China to maintain family planning policy
China will not change the basis of its one-child policy, despite the recent decision to merge the health ministry with the commission formed to monitor demographic indexes, a senior official said.
Beijing: China will not change the basis of its one-child policy, despite the recent decision to merge the health ministry with the commission formed to monitor demographic indexes, a senior official said.
Wang Feng, the vice president of the Public Sector Reform Office, commented Monday after it became known Sunday that the health ministry and the Commission for Family Planning would be fused into a single new entity to be called the National Commission for Health and the Family.
Wang said that the future Commission "will strengthen the start-up of the family planning policy from the institutional point of view".
"Incorporating the population, well-being and health management into a single entity will increase efficiency and will facilitate administrative functions," said Hu Yonghua, a professor at the School of Public Health at the University of Beijing.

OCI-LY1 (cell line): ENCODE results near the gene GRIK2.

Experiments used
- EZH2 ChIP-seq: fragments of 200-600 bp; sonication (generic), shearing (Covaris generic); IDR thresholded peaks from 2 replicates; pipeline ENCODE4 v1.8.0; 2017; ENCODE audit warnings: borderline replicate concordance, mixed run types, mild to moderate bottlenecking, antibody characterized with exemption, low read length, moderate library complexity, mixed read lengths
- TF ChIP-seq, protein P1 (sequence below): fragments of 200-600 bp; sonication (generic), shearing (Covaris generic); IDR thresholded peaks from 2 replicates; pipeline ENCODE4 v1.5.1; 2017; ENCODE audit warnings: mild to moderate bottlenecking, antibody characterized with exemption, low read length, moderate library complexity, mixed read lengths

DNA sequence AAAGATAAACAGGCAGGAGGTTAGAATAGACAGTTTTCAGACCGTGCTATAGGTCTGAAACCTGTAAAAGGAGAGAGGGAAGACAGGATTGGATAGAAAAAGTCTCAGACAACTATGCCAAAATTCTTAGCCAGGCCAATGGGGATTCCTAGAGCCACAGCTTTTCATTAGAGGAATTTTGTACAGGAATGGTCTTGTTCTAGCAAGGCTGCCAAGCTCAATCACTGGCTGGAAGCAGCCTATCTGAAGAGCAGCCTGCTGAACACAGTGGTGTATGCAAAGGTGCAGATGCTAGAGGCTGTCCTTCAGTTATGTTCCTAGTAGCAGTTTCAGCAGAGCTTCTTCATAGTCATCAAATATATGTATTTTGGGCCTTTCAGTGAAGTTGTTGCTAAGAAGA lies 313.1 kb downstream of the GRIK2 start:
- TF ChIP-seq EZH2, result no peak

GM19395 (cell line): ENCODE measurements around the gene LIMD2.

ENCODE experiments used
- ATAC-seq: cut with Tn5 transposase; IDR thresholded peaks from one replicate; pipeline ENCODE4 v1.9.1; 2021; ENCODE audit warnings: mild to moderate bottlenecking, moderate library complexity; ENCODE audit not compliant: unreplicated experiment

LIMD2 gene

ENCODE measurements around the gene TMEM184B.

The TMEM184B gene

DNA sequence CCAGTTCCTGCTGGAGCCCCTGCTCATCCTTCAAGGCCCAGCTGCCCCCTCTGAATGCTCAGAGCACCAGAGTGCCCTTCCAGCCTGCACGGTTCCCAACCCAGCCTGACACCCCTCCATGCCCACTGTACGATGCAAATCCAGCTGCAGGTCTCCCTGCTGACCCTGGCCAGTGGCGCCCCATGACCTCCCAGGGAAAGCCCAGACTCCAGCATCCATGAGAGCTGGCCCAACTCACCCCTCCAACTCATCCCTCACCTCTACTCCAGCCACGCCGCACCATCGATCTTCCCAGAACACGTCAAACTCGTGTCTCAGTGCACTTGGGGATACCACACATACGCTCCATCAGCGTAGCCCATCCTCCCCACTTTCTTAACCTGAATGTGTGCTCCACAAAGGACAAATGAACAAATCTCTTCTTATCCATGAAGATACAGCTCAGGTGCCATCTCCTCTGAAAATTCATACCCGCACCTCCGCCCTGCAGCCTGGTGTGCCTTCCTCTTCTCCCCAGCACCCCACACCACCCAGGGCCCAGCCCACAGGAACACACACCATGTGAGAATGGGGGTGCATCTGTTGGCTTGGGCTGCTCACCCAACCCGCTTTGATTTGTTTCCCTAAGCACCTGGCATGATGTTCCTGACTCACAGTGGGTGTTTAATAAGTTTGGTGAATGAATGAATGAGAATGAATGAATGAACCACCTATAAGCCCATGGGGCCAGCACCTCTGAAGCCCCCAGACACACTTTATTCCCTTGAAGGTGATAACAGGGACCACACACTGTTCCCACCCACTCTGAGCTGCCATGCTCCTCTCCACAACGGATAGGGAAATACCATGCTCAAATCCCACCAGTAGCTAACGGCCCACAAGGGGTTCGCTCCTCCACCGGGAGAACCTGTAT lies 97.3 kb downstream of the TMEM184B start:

"China still needs to maintain its family planning policy, but the most important thing is to improve the quality of life of its population," Hu said in remarks quoted by the official news agency Xinhua.
Currently, in China's cities only couples where both husband and wife are only children are authorized to have two children themselves. In the rural areas, a second child is allowed if the first child born is a girl.
The one-child policy was implemented in the late 1970s to put the brakes on population growth in the Asian giant and, according to government statistics, it has managed to reduce annual demographic growth from 1.35 million new citizens per year in 1980 to 630,000 now.